Written by Mollie Laffin-Rose
Friday, April 20, 2012
Mexico’s Ministry of Finance says organized crime may have laundered up to $10 billion last year, much of it profits from drug trafficking. But understanding the size of the problem also means recognizing the inherent difficulties in fighting money laundering.
The Ministry provided the figures in a new report, "Money Laundering: Binational Indicators and Actions," released by Mexico's lower house of Congress, which calculates the overall size of laundered profits for different criminal activities. According to the Ministry, drug trafficking accounts for 41 percent of the laundered proceeds, while human trafficking and human smuggling accounts for 33 percent, piracy for 20 percent, and fraud for six percent.
There is a wide range of legislation meant to cover money laundering, including 16 laws, but little real enforcement, the report noted. The most recent bill passed in April 11, and sets penalties of up to 16 years in prison for failing to report illegal acts of money laundering to the Ministry of Finance. However, according to the report, only two percent of money laundering investigations in 2010 ended with the accused being sentenced.
US agencies coincide with the assessment that the drug trade is probably responsible for the largest amount of Mexico's laundered proceeds, although estimates vary widely. According to the Drug Enforcement Administration (DEA), drug sales see up to $22 billion flow from the US into Mexico annually. The Department of Homeland Security has reported that an annual $19 billion to $29 billion of illicit profits flow from the US directly to Mexican drug cartels and other criminal groups, while the US State Department estimates that drug cartels launder between $8 billion and $25 billion from the US annually.
Despite expanding anti-money laundering legislation in Mexico and efforts by Congress to track the issue more carefully, as seen with this most recent report, there are a few reasons why it remains difficult for anti-crime forces to target the money. The first problem is that these illicit financial transactions can go easily undetected in the shadow of Mexico's $1 trillion annual GDP. Some estimates have said that drug trafficking accounts for 3.6 percent to 5 percent of Mexico's total GDP, but this is still a relative fraction of Mexico's total economy.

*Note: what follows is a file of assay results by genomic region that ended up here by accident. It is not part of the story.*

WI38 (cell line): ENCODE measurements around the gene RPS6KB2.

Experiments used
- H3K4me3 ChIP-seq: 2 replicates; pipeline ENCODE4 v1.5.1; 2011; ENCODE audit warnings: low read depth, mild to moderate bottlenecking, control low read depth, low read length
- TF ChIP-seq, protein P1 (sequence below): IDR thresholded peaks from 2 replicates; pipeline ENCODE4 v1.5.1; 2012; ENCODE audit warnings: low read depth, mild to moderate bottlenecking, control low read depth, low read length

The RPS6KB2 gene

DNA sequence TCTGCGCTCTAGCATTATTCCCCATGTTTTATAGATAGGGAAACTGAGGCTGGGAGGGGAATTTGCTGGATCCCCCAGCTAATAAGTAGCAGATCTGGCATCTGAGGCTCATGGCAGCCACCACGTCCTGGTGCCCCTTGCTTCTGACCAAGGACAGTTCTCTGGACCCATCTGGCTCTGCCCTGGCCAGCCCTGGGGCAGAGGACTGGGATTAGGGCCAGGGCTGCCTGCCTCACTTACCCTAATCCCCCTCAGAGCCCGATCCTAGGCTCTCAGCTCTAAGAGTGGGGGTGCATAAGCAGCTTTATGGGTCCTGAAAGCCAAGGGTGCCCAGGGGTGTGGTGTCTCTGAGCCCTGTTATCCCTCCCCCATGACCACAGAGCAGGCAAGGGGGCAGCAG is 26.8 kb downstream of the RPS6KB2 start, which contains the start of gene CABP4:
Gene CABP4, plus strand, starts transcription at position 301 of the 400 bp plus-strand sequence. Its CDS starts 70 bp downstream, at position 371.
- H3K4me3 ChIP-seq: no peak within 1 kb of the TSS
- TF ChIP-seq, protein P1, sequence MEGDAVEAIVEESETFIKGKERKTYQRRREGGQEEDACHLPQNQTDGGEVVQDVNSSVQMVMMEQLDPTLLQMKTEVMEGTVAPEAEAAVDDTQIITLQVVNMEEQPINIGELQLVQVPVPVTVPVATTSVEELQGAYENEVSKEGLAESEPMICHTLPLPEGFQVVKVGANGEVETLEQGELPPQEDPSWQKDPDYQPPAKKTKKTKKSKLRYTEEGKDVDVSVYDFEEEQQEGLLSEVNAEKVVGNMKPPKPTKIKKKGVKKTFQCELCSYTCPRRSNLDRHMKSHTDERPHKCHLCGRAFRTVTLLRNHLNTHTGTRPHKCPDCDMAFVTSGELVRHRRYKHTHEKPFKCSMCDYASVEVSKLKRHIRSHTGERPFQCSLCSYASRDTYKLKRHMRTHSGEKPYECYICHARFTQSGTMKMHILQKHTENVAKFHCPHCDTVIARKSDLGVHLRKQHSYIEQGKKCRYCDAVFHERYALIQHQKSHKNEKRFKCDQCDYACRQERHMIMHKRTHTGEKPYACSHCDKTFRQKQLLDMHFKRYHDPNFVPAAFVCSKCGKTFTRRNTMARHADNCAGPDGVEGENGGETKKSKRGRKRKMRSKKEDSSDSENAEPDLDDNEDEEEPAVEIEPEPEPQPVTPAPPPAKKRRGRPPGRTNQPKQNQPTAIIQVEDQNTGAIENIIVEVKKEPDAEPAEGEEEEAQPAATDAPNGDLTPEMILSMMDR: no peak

Secondly, Mexico's large informal economy, estimated by the International Monetary Fund (IMF) at almost 30 percent of the total GDP, affords drug traders a virtually untraceable haven in which to hide illegal proceeds. To cite just one 2009 study by economists Friedrich Schneider and Andreas Buehn, proceeds from criminal activity in Mexico are distributed between the formal and informal economies at 76 percent and 24 percent, respectively.
Finally, expanding trade between Mexico and the US has opened an avenue for drug cartels to pass illicit cash across the border. In the same way that relatively minuscule drug money transactions can fly under the radar within Mexico's tremendous economy, so can illicit proceeds of tens of thousands of dollars at a time quietly reach Mexican drug traders from the US within the cushion of both nations' $400 billion in annual shared trade. According to a recent study by research and advocacy organization Global Financial Integrity, illicit cash flows increased from about 4.5 percent of Mexico's GDP to 6.3, after the enactment of the North American Free Trade Agreement (NAFTA) in 1994.
Fighting money laundering does not seem to come easily to any government. US-based Wachovia laundered an estimated $420 billion of the Sinaloa Cartel's revenue. But it is encouraging that Mexico's Congress and Ministry of Finance took another step towards fully understanding the true magnitude of the drug trade's laundered proceeds with its new study. Given that money laundering is so inherently difficult to fight, however, assessing the size of the problem is only the first stage of the battle.
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